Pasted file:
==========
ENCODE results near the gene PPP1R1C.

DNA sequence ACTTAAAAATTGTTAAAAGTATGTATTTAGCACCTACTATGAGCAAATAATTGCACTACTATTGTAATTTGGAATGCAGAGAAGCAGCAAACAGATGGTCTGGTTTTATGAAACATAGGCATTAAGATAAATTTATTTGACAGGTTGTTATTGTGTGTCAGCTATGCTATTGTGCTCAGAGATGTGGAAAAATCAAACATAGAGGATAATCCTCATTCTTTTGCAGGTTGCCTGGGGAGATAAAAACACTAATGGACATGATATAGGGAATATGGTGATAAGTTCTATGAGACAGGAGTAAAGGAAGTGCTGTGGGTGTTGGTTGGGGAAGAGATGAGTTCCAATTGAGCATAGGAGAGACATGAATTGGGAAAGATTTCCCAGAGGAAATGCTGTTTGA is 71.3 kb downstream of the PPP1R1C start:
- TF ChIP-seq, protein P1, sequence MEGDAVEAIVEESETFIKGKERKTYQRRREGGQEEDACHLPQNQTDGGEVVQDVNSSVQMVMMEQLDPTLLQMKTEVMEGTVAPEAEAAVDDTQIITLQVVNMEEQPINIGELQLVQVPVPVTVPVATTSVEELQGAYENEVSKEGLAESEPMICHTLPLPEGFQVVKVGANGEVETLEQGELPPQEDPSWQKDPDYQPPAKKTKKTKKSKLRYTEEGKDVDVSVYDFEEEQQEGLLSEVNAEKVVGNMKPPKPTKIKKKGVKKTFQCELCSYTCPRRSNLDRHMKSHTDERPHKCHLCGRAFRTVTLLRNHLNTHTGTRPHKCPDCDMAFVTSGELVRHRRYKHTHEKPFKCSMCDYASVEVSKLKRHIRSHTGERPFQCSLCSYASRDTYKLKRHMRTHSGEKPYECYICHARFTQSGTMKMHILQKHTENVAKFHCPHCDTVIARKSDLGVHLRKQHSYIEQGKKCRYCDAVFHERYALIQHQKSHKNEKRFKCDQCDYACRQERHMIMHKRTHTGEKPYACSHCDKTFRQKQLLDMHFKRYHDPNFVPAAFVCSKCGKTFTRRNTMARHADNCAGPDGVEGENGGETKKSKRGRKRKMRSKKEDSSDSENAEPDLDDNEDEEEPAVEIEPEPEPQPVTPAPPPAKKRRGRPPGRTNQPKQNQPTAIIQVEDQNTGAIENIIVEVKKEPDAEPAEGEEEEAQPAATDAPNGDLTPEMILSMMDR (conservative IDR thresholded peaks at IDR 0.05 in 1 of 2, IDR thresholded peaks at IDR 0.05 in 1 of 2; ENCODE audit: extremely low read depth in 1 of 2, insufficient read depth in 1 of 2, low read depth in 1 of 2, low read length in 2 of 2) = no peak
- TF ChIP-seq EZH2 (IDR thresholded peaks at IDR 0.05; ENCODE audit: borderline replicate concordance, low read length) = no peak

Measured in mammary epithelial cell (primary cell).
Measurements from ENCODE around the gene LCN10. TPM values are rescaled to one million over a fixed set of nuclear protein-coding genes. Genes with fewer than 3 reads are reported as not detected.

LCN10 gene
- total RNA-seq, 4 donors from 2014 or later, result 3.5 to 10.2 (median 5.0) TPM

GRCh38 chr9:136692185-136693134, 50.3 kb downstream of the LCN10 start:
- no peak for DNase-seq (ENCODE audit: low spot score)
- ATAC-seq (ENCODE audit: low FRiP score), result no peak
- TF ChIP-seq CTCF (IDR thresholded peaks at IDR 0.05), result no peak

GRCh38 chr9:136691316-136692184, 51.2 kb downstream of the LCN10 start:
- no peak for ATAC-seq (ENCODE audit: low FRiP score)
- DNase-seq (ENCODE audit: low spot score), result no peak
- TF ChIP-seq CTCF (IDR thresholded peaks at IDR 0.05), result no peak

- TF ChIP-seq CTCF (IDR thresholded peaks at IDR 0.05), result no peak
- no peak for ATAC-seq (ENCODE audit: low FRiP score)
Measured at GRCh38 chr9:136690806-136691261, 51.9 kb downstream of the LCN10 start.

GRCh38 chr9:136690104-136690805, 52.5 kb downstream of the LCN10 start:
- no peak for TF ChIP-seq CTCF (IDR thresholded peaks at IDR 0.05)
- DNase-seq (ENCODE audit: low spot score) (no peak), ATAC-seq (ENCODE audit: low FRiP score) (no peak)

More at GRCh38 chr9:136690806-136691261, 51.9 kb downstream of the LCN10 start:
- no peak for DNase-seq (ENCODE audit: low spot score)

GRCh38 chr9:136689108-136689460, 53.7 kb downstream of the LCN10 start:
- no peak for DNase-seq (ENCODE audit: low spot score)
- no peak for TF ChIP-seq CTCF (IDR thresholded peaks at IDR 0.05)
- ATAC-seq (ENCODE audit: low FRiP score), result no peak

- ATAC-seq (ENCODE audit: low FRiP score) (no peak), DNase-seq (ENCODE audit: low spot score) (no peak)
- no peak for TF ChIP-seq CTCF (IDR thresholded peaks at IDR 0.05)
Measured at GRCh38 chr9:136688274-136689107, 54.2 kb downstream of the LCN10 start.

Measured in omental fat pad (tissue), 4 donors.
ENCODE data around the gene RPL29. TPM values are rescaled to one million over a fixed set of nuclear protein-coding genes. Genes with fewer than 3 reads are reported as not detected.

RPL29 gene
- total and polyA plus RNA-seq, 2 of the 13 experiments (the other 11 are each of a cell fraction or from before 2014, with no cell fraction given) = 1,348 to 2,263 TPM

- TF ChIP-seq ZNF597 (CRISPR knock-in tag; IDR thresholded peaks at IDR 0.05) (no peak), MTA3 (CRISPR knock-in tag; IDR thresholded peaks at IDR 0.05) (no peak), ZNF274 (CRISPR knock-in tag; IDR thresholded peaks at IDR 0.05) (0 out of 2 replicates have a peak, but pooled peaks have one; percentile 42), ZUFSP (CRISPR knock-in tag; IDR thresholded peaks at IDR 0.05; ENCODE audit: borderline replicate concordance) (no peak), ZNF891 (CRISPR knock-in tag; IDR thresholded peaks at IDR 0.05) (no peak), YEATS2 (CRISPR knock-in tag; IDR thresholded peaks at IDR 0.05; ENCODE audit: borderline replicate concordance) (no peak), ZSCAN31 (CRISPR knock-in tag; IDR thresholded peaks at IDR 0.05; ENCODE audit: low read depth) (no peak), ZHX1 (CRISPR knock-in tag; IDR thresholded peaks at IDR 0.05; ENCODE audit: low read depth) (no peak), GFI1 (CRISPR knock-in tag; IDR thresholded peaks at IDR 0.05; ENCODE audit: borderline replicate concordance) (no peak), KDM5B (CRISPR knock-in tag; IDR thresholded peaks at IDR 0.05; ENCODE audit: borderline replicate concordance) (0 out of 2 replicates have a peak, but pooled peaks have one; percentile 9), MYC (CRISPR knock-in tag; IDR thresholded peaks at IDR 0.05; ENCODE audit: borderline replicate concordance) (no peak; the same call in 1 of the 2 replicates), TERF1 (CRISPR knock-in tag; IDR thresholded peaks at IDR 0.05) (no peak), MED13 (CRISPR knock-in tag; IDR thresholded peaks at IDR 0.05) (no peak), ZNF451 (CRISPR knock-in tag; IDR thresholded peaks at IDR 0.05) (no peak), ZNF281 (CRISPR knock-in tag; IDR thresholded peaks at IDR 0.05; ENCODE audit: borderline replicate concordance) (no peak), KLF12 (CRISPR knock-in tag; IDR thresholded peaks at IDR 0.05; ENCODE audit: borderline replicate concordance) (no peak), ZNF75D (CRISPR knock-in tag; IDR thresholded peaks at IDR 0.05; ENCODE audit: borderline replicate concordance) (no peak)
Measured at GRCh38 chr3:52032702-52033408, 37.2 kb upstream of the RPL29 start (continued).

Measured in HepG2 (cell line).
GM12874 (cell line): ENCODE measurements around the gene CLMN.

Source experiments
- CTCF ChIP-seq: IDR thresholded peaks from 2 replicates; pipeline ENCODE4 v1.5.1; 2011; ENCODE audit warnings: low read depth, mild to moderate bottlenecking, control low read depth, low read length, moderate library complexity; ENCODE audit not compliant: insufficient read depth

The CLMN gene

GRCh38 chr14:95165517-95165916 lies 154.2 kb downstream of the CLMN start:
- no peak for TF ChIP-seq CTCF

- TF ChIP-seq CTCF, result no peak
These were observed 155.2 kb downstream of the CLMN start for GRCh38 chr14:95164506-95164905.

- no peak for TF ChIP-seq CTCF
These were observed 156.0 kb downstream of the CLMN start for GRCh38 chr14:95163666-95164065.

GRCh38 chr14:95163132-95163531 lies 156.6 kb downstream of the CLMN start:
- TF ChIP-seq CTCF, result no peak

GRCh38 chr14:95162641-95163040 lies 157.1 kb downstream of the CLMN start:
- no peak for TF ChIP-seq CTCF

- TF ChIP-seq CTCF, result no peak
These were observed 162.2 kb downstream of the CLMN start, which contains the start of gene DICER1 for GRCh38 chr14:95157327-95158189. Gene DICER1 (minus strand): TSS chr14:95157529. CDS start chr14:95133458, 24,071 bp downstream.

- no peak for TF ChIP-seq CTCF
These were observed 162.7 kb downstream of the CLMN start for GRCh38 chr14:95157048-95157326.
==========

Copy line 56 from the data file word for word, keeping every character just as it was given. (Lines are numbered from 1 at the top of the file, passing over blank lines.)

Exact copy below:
These were observed 162.7 kb downstream of the CLMN start for GRCh38 chr14:95157048-95157326.